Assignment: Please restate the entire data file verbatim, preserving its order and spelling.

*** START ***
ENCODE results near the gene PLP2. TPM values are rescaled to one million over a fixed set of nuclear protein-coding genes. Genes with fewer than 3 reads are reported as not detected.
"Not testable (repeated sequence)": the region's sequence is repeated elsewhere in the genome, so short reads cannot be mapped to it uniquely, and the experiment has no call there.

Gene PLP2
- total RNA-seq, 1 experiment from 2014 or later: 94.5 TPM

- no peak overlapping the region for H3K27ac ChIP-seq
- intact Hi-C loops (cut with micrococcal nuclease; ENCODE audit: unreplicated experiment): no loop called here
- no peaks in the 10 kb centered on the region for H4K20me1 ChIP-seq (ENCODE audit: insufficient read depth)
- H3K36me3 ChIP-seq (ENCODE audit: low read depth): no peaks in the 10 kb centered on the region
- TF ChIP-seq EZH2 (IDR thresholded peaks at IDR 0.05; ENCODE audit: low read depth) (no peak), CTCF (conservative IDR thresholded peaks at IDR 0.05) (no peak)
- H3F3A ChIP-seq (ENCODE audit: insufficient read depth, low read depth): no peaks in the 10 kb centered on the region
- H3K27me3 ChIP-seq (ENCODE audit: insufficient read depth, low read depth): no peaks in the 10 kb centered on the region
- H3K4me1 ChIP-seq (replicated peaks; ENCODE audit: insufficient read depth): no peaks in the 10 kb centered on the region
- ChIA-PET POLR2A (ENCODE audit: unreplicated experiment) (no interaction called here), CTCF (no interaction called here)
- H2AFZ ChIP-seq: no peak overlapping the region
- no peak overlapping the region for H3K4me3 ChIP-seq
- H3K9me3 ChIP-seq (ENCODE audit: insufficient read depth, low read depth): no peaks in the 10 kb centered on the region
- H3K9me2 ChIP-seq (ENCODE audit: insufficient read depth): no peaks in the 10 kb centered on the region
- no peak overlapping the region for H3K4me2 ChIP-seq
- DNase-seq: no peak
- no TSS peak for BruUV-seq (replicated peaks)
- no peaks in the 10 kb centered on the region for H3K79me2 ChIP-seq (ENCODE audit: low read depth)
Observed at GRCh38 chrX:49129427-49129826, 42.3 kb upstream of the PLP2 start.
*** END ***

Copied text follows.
ENCODE results near the gene PLP2. TPM values are rescaled to one million over a fixed set of nuclear protein-coding genes. Genes with fewer than 3 reads are reported as not detected.
"Not testable (repeated sequence)": the region's sequence is repeated elsewhere in the genome, so short reads cannot be mapped to it uniquely, and the experiment has no call there.

Gene PLP2
- total RNA-seq, 1 experiment from 2014 or later: 94.5 TPM

- no peak overlapping the region for H3K27ac ChIP-seq
- intact Hi-C loops (cut with micrococcal nuclease; ENCODE audit: unreplicated experiment): no loop called here
- no peaks in the 10 kb centered on the region for H4K20me1 ChIP-seq (ENCODE audit: insufficient read depth)
- H3K36me3 ChIP-seq (ENCODE audit: low read depth): no peaks in the 10 kb centered on the region
- TF ChIP-seq EZH2 (IDR thresholded peaks at IDR 0.05; ENCODE audit: low read depth) (no peak), CTCF (conservative IDR thresholded peaks at IDR 0.05) (no peak)
- H3F3A ChIP-seq (ENCODE audit: insufficient read depth, low read depth): no peaks in the 10 kb centered on the region
- H3K27me3 ChIP-seq (ENCODE audit: insufficient read depth, low read depth): no peaks in the 10 kb centered on the region
- H3K4me1 ChIP-seq (replicated peaks; ENCODE audit: insufficient read depth): no peaks in the 10 kb centered on the region
- ChIA-PET POLR2A (ENCODE audit: unreplicated experiment) (no interaction called here), CTCF (no interaction called here)
- H2AFZ ChIP-seq: no peak overlapping the region
- no peak overlapping the region for H3K4me3 ChIP-seq
- H3K9me3 ChIP-seq (ENCODE audit: insufficient read depth, low read depth): no peaks in the 10 kb centered on the region
- H3K9me2 ChIP-seq (ENCODE audit: insufficient read depth): no peaks in the 10 kb centered on the region
- no peak overlapping the region for H3K4me2 ChIP-seq
- DNase-seq: no peak
- no TSS peak for BruUV-seq (replicated peaks)
- no peaks in the 10 kb centered on the region for H3K79me2 ChIP-seq (ENCODE audit: low read depth)
Observed at GRCh38 chrX:49129427-49129826, 42.3 kb upstream of the PLP2 start.